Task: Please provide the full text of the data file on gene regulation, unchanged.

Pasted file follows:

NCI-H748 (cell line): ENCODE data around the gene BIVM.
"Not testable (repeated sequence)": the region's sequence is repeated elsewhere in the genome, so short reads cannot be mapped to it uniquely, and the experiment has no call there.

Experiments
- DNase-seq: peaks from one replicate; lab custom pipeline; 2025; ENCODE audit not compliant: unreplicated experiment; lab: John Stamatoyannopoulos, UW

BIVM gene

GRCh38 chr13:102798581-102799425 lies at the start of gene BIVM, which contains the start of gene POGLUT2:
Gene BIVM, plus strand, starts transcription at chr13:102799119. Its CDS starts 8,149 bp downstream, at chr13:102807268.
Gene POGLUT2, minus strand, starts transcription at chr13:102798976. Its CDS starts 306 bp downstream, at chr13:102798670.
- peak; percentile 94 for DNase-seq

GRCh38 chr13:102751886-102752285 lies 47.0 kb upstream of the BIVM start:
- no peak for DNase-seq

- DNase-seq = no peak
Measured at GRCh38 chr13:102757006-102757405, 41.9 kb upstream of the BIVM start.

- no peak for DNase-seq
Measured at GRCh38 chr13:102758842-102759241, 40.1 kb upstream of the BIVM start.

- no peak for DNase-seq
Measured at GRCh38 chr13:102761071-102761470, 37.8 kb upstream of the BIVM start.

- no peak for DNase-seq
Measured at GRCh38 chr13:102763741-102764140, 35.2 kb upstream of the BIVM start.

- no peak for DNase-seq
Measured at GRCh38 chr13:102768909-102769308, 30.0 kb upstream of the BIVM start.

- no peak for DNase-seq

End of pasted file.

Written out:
NCI-H748 (cell line): ENCODE data around the gene BIVM.
"Not testable (repeated sequence)": the region's sequence is repeated elsewhere in the genome, so short reads cannot be mapped to it uniquely, and the experiment has no call there.

Experiments
- DNase-seq: peaks from one replicate; lab custom pipeline; 2025; ENCODE audit not compliant: unreplicated experiment; lab: John Stamatoyannopoulos, UW

BIVM gene

GRCh38 chr13:102798581-102799425 lies at the start of gene BIVM, which contains the start of gene POGLUT2:
Gene BIVM, plus strand, starts transcription at chr13:102799119. Its CDS starts 8,149 bp downstream, at chr13:102807268.
Gene POGLUT2, minus strand, starts transcription at chr13:102798976. Its CDS starts 306 bp downstream, at chr13:102798670.
- peak; percentile 94 for DNase-seq

GRCh38 chr13:102751886-102752285 lies 47.0 kb upstream of the BIVM start:
- no peak for DNase-seq

- DNase-seq = no peak
Measured at GRCh38 chr13:102757006-102757405, 41.9 kb upstream of the BIVM start.

- no peak for DNase-seq
Measured at GRCh38 chr13:102758842-102759241, 40.1 kb upstream of the BIVM start.

- no peak for DNase-seq
Measured at GRCh38 chr13:102761071-102761470, 37.8 kb upstream of the BIVM start.

- no peak for DNase-seq
Measured at GRCh38 chr13:102763741-102764140, 35.2 kb upstream of the BIVM start.

- no peak for DNase-seq
Measured at GRCh38 chr13:102768909-102769308, 30.0 kb upstream of the BIVM start.

- no peak for DNase-seq